In James Chase & David Coady (eds.), The Routledge Handbook of Applied Epistemology. Routledge (forthcoming)

Authors
Georgi Gardiner
University of Tennessee, Knoxville
Abstract
In order to perform certain actions – such as incarcerating a person or revoking parental rights – the state must establish certain facts to a particular standard of proof. These standards – such as preponderance of evidence and beyond reasonable doubt – are often interpreted as likelihoods or epistemic confidences. Many theorists construe them numerically; beyond reasonable doubt, for example, is often construed as 90 to 95% confidence in the guilt of the defendant. A family of influential cases suggests standards of proof should not be interpreted numerically. These ‘proof paradoxes’ illustrate that purely statistical evidence can warrant high credence in a disputed fact without satisfying the relevant legal standard. In this essay I evaluate three influential attempts to explain why merely statistical evidence cannot satisfy legal standards.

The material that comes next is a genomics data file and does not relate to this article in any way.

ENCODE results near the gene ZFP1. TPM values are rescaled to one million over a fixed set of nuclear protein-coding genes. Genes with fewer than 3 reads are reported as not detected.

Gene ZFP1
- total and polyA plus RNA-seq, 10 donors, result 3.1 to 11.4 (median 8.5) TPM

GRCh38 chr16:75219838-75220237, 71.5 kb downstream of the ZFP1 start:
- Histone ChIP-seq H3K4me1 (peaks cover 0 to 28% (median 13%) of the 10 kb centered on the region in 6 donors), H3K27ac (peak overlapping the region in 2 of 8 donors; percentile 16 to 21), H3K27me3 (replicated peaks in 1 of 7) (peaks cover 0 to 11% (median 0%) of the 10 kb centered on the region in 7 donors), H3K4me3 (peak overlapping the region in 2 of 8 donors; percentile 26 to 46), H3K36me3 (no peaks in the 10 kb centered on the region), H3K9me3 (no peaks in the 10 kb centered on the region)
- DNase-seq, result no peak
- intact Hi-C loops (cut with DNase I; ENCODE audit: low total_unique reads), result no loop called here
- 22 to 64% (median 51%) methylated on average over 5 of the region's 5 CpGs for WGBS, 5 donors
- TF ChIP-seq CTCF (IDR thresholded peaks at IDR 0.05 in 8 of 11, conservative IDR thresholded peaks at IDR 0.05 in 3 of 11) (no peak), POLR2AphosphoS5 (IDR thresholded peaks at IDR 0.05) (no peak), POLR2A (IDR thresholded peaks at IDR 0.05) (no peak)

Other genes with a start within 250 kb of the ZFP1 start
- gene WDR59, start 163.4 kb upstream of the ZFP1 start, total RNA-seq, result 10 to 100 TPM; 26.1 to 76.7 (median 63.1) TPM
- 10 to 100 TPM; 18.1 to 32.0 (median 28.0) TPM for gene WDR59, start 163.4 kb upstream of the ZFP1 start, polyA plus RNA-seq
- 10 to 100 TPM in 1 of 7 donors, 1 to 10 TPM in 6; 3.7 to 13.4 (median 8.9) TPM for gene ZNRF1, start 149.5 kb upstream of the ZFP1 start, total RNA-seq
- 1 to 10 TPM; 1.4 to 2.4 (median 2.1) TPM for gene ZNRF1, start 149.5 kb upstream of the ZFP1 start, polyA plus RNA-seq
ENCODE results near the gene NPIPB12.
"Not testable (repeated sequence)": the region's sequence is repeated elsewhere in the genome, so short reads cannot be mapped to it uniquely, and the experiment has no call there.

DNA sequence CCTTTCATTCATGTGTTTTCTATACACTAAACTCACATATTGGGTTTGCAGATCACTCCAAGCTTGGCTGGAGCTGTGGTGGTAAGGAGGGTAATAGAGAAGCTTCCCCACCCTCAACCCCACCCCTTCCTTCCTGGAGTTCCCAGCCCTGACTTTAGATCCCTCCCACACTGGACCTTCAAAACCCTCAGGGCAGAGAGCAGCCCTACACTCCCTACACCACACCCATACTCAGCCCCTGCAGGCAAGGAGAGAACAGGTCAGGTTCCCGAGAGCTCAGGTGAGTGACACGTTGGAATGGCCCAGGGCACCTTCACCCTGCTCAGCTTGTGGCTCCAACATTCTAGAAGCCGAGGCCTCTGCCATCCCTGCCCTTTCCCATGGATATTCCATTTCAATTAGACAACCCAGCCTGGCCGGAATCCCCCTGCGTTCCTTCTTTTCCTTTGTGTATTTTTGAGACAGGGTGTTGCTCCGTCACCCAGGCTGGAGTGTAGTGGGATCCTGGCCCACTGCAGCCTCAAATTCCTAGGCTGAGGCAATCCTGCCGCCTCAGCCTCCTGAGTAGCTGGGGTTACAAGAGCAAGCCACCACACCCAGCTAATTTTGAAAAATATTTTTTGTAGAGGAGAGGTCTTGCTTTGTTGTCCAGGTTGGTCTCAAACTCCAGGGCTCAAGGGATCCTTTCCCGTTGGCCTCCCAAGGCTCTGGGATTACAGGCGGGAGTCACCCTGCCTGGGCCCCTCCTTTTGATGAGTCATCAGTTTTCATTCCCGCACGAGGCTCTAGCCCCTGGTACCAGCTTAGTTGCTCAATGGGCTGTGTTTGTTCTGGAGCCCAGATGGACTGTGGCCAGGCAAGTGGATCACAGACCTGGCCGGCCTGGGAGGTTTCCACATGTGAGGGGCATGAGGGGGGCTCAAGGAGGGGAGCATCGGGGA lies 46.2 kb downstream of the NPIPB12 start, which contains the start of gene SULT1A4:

Keywords Proof Paradox  Legal Epistemology  Statistical Evidence  Sensitivity  Normic Support  Individualised Evidence  Beyond Reasonable Doubt  Legal Burden of Proof  Lottery Paradox  Credences
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References found in this work BETA

Belief, Credence, and Norms.Lara Buchak - 2014 - Philosophical Studies 169 (2):1-27.

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Citations of this work BETA

Rehabilitating Statistical Evidence.Lewis Ross - 2021 - Philosophy and Phenomenological Research 102 (1):3-23.
The Disvalue of Knowledge.David Papineau - 2019 - Synthese 198 (6):5311-5332.

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